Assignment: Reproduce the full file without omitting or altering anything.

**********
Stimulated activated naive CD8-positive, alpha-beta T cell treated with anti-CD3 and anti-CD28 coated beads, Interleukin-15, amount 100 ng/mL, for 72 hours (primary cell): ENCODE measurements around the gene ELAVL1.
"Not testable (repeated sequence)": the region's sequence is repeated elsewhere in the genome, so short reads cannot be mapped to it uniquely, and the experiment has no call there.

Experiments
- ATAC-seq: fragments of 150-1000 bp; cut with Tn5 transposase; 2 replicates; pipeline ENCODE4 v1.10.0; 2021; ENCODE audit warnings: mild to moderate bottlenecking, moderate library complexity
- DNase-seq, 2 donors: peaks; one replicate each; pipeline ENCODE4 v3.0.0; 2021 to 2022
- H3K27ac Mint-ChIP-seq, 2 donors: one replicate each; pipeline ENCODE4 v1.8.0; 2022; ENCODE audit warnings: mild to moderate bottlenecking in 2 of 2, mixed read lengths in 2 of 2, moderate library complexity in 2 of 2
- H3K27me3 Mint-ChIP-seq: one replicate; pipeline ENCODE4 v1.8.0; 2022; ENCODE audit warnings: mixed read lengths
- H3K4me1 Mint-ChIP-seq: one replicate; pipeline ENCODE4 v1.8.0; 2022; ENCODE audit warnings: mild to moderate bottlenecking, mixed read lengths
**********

Stimulated activated naive CD8-positive, alpha-beta T cell treated with anti-CD3 and anti-CD28 coated beads, Interleukin-15, amount 100 ng/mL, for 72 hours (primary cell): ENCODE measurements around the gene ELAVL1.
"Not testable (repeated sequence)": the region's sequence is repeated elsewhere in the genome, so short reads cannot be mapped to it uniquely, and the experiment has no call there.

Experiments
- ATAC-seq: fragments of 150-1000 bp; cut with Tn5 transposase; 2 replicates; pipeline ENCODE4 v1.10.0; 2021; ENCODE audit warnings: mild to moderate bottlenecking, moderate library complexity
- DNase-seq, 2 donors: peaks; one replicate each; pipeline ENCODE4 v3.0.0; 2021 to 2022
- H3K27ac Mint-ChIP-seq, 2 donors: one replicate each; pipeline ENCODE4 v1.8.0; 2022; ENCODE audit warnings: mild to moderate bottlenecking in 2 of 2, mixed read lengths in 2 of 2, moderate library complexity in 2 of 2
- H3K27me3 Mint-ChIP-seq: one replicate; pipeline ENCODE4 v1.8.0; 2022; ENCODE audit warnings: mixed read lengths
- H3K4me1 Mint-ChIP-seq: one replicate; pipeline ENCODE4 v1.8.0; 2022; ENCODE audit warnings: mild to moderate bottlenecking, mixed read lengths